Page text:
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Evaluate leave requests from employees carefully

Workers sometimes need to take time off of work for medical reasons or to deal with a family situation. The Family and Medical Leave Act (FMLA) provides eligible employees up to 12 weeks of unpaid leave per 12-month period to handle covered issues. For employers, understanding what qualifies as a valid reason for the time off is necessary since denied claims that should have been approved can lead to issues.

Employees who have a valid reason for needing the time off should ensure they take the proper steps to request time off. The employee should give you at least 30 days' notice unless that is impossible. In some cases, they might not be able to tell you the exact date they will need off; however, they should discuss the matter with you if they know that they will need time off for something. For example, a woman won't know the exact day she will go into labor, but she can let you know that she is pregnant and when she is due, so you know that she will need off.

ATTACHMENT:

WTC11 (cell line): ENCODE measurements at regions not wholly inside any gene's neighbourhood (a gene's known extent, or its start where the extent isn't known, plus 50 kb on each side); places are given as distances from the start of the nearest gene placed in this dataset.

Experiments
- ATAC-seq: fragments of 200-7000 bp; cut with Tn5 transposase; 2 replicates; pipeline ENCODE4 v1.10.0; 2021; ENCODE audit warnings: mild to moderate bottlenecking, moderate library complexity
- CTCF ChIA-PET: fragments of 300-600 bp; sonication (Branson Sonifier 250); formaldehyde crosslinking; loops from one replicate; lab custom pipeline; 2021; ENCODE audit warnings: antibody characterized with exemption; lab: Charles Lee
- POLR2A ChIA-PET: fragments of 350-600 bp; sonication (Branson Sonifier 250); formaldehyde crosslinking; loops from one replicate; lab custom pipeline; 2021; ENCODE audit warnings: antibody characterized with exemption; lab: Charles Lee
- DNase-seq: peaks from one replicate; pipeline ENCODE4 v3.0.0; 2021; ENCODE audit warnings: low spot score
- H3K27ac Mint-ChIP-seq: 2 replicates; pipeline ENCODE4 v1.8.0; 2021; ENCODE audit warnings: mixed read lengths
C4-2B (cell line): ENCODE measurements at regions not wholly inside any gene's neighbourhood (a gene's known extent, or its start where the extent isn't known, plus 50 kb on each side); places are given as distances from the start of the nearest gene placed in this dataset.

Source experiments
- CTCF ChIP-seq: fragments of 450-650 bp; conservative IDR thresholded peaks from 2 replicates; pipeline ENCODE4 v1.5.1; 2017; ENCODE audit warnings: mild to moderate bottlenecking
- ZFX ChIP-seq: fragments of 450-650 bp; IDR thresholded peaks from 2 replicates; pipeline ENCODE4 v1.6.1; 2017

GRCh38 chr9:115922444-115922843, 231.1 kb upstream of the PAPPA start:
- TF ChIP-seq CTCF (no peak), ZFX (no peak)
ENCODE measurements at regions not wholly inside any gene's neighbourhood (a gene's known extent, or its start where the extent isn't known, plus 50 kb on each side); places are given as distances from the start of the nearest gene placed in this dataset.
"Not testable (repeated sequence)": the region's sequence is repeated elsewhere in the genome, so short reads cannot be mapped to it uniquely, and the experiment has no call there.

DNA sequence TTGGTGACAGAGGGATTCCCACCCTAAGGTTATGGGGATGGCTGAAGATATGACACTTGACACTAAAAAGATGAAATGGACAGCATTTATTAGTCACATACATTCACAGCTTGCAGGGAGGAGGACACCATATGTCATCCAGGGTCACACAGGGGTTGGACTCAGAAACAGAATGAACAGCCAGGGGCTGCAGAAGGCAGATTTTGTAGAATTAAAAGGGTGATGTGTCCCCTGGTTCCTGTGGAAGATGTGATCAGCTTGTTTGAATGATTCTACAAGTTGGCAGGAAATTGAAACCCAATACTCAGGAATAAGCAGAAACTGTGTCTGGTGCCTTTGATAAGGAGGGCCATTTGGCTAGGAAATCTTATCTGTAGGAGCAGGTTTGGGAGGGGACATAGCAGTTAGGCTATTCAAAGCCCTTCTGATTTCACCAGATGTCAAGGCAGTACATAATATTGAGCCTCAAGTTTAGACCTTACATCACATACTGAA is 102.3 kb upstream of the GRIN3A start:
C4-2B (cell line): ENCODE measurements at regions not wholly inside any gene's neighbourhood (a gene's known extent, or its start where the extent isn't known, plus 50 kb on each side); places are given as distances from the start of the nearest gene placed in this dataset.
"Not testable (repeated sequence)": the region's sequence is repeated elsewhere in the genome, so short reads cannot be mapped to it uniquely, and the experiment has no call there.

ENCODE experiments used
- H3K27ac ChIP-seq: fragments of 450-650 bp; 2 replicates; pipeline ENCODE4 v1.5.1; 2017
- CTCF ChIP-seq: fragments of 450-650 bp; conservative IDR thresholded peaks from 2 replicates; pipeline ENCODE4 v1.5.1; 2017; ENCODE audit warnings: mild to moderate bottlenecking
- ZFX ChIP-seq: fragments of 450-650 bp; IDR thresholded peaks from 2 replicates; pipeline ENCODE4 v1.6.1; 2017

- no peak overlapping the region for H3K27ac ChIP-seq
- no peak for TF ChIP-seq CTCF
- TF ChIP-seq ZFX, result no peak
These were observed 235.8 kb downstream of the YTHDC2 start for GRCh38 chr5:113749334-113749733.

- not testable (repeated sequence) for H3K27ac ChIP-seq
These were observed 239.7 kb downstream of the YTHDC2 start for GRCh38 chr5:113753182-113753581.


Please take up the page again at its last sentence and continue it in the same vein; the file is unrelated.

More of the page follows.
If the worker is unable to let you know 30 days because of an emergency, such as a child falling ill suddenly, they should let you know the day they find out or the next business day. Once an employee reports that they will need FMLA leave, you have five business days to approve or deny the initial request. A denial must provide the reason the worker isn't eligible.

When a worker is eligible, the notice must include information about what constitutes the 12-month period for benefits. It also has to include the right to use paid leave, whether a medical certification is needed or not, information about health benefits and the right to return to work at the end of the leave.

If employees feel that they aren't being granted leave in accordance with FMLA requirements, they might take legal action. Protecting your company against this is crucial.

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